Bad Brains Continue Their Righteous Punk Voyage With 'Into the Future'
The members of Bad Brains don't record songs. Each track is a mission; every album is a spiritual war fought with axe-shredding, drum-thwacking soul power and a pocketful of joints. Together for more than three decades, their discography is emblematic of a rowdy, Rastafied punk revolution. In that respect, bassist Darryl Jenifer says, his band have never been just a band.
"You might even say we're a gang," he says. "We ain't no band. A band are something else. A band are three steps down from what we are."
On the other end of a raspy phone connection, Jenifer goes through a list of the Brains' Jah-driven objectives. The intensity and wisdom in his gruff, East Coast baritone expresses dedication to a punk-rock struggle that originated in the group's inner-city Washington, D.C., neighborhood in 1977. They're a lot older now, but trust him when he says that any evil spirit hovering within spitting distance of his "band" will still get stomped with the quickness.
"This is not entertainment," Jenifer says. "It's a good time, it's about positive vibes, but at the same time, Bad Brains music is a cosmic battle. When me, Doc, Earl and H.R. get together to make our brand of music, it's created to help fight back the negative and still keep that PMA."
A quick note to the uninitiated: Make sure to sear the names of Brains guitarist Doctor Know, drummer Earl Hudson and front man Paul "H.R." ("Human Rights") Hudson onto your cerebral cortex. With the release of their anticipated full-length Into the Future, hardcore's first African-American troupe continue promoting their mantra of PMA (Positive Mental Attitude) as the most powerful force standing between mankind and extinction.
Even by today's standards of musical cross-pollination, Bad Brains defy classification—a schizophrenic palette of political angst, '80s metal aggression, thrash, dub and roots reggae melded into various combinations. Their admiration for the Dickies and the Ramones lit the spark that would one day result in classic albums such as 1983's Rock for Light and 1986's I Against I, required listening for any devout punk. Into the Future's release reinforces their longtime habit of minting a full-length about every five years (including 2007's Build a Nation, produced by late Beastie Boy Adam "MCA" Yauch). But this time, the band opted to self-produce the project, letting the songs develop in due time.
"When we first started, no one was trying to make music with us when we wrote 'Don't Need It.' We were crafting that out of our own inspiration," Jenifer says. "We just wanted to be back together in the studio and write some tunes." The result is a seasoned interpretation of their signature style with a passion rekindled from their self-titled 1982 debut. You can smell the sweat dripping from the soul-metal power chords of the title track and the pit-swirling tempo of "Yes I." And the meandering, echo-chamber spirituality of the album's closing Yauch tribute "MCA dub" is potent enough to develop a contact high.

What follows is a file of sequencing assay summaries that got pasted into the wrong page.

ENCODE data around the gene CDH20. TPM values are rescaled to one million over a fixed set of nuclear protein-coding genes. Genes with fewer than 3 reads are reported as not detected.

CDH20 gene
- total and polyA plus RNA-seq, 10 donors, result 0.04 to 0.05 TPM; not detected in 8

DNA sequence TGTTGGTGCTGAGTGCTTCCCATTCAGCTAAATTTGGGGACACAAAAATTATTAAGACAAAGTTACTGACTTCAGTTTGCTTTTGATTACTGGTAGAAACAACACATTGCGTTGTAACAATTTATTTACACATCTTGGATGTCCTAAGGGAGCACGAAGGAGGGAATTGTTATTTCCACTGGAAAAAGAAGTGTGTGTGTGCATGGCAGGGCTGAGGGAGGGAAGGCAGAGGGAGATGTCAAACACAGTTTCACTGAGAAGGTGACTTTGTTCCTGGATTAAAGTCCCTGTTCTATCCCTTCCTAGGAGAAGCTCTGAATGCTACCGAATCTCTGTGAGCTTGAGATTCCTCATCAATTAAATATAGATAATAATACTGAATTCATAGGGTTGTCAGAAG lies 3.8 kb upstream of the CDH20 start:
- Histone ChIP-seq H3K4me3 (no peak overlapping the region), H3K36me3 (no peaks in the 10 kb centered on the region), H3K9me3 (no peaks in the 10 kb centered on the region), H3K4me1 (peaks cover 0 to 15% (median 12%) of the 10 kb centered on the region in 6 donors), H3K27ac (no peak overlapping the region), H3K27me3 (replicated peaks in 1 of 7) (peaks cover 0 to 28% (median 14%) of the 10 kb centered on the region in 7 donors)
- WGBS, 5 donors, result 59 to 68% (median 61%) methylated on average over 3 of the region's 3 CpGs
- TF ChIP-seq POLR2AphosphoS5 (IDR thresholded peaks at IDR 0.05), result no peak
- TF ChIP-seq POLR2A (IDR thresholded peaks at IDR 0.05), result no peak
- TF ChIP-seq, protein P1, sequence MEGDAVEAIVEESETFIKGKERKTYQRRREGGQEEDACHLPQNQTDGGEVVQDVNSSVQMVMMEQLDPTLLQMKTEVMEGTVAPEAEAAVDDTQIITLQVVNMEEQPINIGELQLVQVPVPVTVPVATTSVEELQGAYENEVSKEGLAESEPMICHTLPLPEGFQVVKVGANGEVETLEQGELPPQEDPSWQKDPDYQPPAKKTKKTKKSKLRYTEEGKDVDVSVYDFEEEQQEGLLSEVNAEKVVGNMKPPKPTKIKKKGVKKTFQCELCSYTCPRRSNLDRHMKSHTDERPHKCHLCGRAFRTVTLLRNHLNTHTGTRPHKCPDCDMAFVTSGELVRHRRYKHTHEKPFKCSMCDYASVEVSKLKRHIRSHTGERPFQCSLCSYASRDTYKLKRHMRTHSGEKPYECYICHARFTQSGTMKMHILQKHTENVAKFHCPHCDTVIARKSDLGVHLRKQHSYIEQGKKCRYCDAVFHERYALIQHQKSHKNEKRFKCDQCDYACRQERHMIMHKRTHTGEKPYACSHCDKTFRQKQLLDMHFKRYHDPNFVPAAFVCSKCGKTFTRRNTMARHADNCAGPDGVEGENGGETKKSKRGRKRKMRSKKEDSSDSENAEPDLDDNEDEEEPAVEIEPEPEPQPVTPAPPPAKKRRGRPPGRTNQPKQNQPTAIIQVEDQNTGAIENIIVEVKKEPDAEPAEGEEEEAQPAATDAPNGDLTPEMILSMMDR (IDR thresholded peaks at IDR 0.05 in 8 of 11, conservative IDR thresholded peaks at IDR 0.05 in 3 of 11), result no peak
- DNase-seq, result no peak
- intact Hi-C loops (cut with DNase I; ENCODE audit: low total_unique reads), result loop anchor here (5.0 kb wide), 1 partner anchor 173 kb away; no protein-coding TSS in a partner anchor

Most important, the self-produced album allowed them to keep the integrity of their mission intact. While projects such as Build a Nation worked well under the control of a capable second-party producer, there have been some missteps when the band's vision is entrusted to outsiders. Case in point: the Bad Brains documentary A Band In D.C., which debuted at 2012's South By Southwest Film Festival. Pieced together from rare archival footage, original interviews and comic-book-style animations, it attempts to profile the group's complicated history. Despite H.R.'s support of the film, Jenifer says decisions such as bookending the movie between a nasty band fight between Jenifer and H.R., depicting them in various segments as lighter-skinned cartoon characters, and glossing over their spiritual philosophies were key mistakes.
"It was sort of a Hollywood type of thing, where out of all the footage that they got . . . they don't really know our history of PMA, and they didn't really know how to make the positivity of what we represent stand in a movie," he says. "I personally thought the band was jacked by Hollywood."
But whether or not the documentary did Bad Brains justice is a minor quibble compared to their continued effort to bring their message to stages all over the world. No, H.R. isn't doing back flips into the crowd anymore, but, Jenifer says, battle anthems such as "Attitude" take on different importance in the hands of seasoned, middle-aged musicians.
"Back in the old days, [the music] was like a little ember; every day, we had to blow on the coals and build it up," Jennifer says. "Now when we come out [onstage], it's like keeping that fire burning—it's like the Olympics, carrying the torch."
This article appeared online as "Bad Brains' Cosmic Battle: Their new album, Into the Future, continues their positive message wrapped in old-school aggression."
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